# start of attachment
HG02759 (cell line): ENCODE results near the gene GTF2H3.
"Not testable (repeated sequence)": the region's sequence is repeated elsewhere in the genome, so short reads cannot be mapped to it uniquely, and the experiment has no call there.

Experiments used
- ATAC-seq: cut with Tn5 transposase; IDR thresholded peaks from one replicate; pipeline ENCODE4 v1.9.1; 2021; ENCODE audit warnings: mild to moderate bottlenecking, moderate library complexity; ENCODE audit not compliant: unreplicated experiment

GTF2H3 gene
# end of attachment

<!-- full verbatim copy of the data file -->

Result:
HG02759 (cell line): ENCODE results near the gene GTF2H3.
"Not testable (repeated sequence)": the region's sequence is repeated elsewhere in the genome, so short reads cannot be mapped to it uniquely, and the experiment has no call there.

Experiments used
- ATAC-seq: cut with Tn5 transposase; IDR thresholded peaks from one replicate; pipeline ENCODE4 v1.9.1; 2021; ENCODE audit warnings: mild to moderate bottlenecking, moderate library complexity; ENCODE audit not compliant: unreplicated experiment

GTF2H3 gene